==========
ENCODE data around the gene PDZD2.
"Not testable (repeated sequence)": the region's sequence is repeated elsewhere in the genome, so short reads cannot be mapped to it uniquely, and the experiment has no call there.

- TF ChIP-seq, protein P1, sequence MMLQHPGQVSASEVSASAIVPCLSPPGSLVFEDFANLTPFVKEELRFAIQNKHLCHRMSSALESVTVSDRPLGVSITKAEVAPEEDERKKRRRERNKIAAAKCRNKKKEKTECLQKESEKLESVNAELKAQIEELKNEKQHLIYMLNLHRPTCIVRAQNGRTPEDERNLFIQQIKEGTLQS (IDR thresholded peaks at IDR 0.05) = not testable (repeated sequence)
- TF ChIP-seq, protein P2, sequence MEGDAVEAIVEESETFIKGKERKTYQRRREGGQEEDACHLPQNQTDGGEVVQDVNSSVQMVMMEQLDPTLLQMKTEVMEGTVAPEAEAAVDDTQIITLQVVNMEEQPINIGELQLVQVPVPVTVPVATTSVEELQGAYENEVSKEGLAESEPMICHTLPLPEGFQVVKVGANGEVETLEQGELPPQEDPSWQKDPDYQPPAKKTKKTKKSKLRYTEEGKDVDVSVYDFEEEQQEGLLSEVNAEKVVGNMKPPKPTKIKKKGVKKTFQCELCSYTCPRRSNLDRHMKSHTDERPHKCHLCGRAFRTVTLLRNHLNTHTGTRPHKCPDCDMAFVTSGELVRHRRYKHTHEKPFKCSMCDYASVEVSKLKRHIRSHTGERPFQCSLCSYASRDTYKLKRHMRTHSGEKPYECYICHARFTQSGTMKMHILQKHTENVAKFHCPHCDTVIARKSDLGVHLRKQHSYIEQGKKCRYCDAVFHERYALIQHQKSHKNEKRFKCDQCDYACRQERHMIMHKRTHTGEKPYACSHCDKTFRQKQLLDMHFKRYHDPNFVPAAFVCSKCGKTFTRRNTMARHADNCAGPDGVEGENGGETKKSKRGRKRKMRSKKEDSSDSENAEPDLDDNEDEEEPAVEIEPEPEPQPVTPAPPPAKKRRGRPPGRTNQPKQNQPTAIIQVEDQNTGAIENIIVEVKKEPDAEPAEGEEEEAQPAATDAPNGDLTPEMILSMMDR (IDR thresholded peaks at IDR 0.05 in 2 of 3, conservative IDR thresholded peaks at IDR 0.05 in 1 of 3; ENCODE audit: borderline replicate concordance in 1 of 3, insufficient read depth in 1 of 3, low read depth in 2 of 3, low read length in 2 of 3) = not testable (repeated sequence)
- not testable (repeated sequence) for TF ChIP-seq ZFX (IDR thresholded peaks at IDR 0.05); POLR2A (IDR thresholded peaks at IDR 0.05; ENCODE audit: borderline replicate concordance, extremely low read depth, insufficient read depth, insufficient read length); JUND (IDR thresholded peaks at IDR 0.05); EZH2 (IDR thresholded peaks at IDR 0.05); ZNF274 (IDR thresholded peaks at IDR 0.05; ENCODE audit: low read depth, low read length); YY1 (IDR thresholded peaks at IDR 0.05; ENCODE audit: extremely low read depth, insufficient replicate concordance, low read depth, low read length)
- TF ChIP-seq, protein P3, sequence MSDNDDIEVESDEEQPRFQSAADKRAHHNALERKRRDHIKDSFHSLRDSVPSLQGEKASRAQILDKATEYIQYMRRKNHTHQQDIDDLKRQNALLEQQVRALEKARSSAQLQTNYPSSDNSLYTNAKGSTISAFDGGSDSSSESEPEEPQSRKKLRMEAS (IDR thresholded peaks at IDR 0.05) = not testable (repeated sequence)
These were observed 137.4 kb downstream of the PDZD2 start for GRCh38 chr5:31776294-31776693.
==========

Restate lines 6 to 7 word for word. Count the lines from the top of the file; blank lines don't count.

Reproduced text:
- TF ChIP-seq, protein P3, sequence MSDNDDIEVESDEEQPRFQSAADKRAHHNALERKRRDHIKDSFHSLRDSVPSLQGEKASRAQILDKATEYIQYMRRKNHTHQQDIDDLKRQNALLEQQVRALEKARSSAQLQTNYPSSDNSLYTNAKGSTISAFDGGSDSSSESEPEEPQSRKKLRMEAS (IDR thresholded peaks at IDR 0.05) = not testable (repeated sequence)
These were observed 137.4 kb downstream of the PDZD2 start for GRCh38 chr5:31776294-31776693.